What is Ménière's disease?
Ménière's disease is a problem of the inner ear – this usually affects just one ear but can spread to both over time. People with the condition often report suddenly feeling dizzy, having ringing in their ears or hearing loss.
What are the symptoms of Ménière's disease?
The symptoms of Ménière's disease are sudden and are often described as ‘attacks’. These symptoms include:
Feeling dizzy – like you’re moving or the room is moving. This is called vertigo
A ringing in your ears – this is called tinnitus
Hearing loss – your ears may feel clogged and muffled
Feeling a lot of pressure in your ear
If you have Ménière's disease, you may experience what’s called a ‘drop attack’. This is when you have severe vertigo that causes you to fall down from standing.
Once the symptoms have started they typically last 2 to 3 hours before resolving, but they may not go away completely for a couple of days after onset. The symptoms may leave you feeling tired.
How often attacks occur is different from person to person. They may occur multiple times a week, every few weeks, every few months or years.
Ménière's disease does not affect someone’s life expectancy.
How to prevent Ménière's disease symptoms
There isn’t a specific Ménière's disease diet, but it’s been suggested, although no proof, that a few changes to your lifestyle may help reduce the severity of your symptoms. These include:
Eating less salt
How common is Ménière's disease?
Ménière's disease is a relatively rare condition. A study showed that the likelihood for someone to have Ménière's disease in the UK is 13.1 per 100,000 person years.
What causes Ménière's disease?
It’s not known what triggers Ménière's disease, but the symptoms are likely to be caused by the buildup of fluid in the ear. This fluid is called endolymph. Endolymph collects in the inner ear, and this part of the ear is called the labyrinth.
The labyrinth is made up of two main components. The first are semicircular canals which are the areas that are involved in balance, the second is the cochlea which is the structure responsible for hearing. In Ménière's disease, the buildup of fluid interrupts normal balance and hearing.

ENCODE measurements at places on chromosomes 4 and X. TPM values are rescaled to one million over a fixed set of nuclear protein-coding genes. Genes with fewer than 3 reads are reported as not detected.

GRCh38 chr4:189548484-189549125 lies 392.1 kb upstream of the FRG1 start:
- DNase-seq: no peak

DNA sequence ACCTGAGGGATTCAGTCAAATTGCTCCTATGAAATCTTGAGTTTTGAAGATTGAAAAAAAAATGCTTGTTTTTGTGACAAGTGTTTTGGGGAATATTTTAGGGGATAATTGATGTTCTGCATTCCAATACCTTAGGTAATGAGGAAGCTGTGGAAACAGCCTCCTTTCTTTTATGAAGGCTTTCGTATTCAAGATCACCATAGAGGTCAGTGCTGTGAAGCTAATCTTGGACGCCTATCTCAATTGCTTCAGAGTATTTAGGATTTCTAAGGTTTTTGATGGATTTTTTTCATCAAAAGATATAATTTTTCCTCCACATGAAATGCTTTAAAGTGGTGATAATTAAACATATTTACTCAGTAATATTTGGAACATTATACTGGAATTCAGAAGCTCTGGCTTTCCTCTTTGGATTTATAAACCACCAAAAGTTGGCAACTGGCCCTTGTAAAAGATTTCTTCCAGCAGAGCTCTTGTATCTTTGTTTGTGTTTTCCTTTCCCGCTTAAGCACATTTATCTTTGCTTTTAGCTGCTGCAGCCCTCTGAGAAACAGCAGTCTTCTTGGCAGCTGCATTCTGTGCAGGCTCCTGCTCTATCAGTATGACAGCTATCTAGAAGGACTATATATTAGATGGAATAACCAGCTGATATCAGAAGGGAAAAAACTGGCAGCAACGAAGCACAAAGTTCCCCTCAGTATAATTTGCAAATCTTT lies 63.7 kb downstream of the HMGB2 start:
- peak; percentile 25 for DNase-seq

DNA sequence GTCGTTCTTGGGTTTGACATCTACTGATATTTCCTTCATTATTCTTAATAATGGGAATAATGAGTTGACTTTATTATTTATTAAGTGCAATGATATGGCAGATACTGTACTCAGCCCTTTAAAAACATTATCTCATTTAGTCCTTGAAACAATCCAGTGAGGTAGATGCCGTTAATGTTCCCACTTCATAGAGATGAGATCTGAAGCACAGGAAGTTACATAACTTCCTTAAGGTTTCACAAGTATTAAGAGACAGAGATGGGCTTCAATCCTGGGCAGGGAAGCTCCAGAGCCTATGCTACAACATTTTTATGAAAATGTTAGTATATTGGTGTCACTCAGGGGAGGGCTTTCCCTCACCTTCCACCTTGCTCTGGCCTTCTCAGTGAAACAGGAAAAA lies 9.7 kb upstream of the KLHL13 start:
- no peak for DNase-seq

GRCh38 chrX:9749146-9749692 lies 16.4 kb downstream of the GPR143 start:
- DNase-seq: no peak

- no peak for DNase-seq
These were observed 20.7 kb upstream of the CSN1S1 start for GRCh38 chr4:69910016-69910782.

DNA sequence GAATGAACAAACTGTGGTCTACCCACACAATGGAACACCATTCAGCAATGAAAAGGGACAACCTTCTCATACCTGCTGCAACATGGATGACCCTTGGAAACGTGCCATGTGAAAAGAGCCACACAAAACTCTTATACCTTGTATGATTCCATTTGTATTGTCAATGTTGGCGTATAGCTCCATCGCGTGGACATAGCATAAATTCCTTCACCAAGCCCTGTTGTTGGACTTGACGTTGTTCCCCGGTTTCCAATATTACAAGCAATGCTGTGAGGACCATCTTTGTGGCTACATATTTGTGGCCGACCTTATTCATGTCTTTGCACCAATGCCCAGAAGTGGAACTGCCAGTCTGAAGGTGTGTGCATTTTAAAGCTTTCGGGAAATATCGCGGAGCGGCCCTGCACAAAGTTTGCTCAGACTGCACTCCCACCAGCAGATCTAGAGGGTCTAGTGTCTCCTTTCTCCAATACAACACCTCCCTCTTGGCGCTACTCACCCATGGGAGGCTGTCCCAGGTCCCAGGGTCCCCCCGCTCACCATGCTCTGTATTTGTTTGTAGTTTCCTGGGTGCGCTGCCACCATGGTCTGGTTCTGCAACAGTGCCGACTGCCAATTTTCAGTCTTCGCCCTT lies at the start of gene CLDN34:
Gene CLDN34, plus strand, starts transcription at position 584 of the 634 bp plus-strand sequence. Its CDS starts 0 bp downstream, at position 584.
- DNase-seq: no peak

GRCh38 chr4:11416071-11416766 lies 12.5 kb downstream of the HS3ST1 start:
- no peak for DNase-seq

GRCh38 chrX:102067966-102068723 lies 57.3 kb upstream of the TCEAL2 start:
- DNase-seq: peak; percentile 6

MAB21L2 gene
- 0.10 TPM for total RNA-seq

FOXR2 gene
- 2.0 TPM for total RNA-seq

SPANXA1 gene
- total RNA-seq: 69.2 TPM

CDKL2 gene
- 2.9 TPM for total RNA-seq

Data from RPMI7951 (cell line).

How is Ménière's disease diagnosed?
Ménière's disease is most often diagnosed by an ear, nose and throat (ENT) doctor. There are no specific tests for this condition but a diagnosis will be made based on your symptoms and questions you are asked about your overall health.
Doctors will ask about whether you have these key symptoms:
Dizziness where the room or yourself feels as though its spinning, known as vertigo
Ringing in your ear, known as tinnitus
Changes in your hearing
A GP can examine you and refer you to an ENT specialist if necessary.
How to treat Ménière's disease
Unfortunately, there’s no cure for Ménière's disease so the treatment is largely based on managing symptoms. If you are experiencing frequent attacks then a medication called betahistine is often given to try and reduce pressure of the fluid in the inner ear.
Some medicines that might be offered for an attack include:
Antihistamines which are used to treat vertigo, nausea and vomiting
Prochlorperazine which is given if your nausea and vomiting is more severe
Vertigo symptoms often improve with time if you are taking medication to control it.
If your symptoms are extreme, it may be suggested that you undergo surgery to control your condition. This is put in place if all other treatments have failed as there is limited evidence to show that it is effective.
Ménière's disease can also be a very difficult condition to cope with, so services such as counselling may be recommended.
What are some additional risks of Ménière's disease?
Ménière's disease causes you to lose balance and feel dizzy, and because of this, it can make driving very dangerous for you and other road users. It is important that you take advice from your doctor and you must inform the DVLA if you have sudden, unpredictable attacks of dizziness.
In addition to driving, other activities that may cause harm during attack must be carefully considered before being carried out. As attacks are often unpredictable, many people choose to have someone with them if they are in one of these positions.
What are the complications of Ménière's disease?
Falls brought on by an attack
Anxiety caused by the condition
Who is at risk of Ménière's disease?
Ménière's disease has been shown to be more common in women than men.
Other factors that may increase your risk of Ménière's disease include living with:
An immune disorder
A viral infection
A head injury
A family history of Ménière's disease
Ménière's disease is uncommon in children.
When should I seek help?
If you are suffering from the symptoms listed above, get in contact with a doctor and you can be advised on the best way to manage Ménière's disease.
- Reviewed by:
- Dr Bryony Henderson, Lead GP at Livi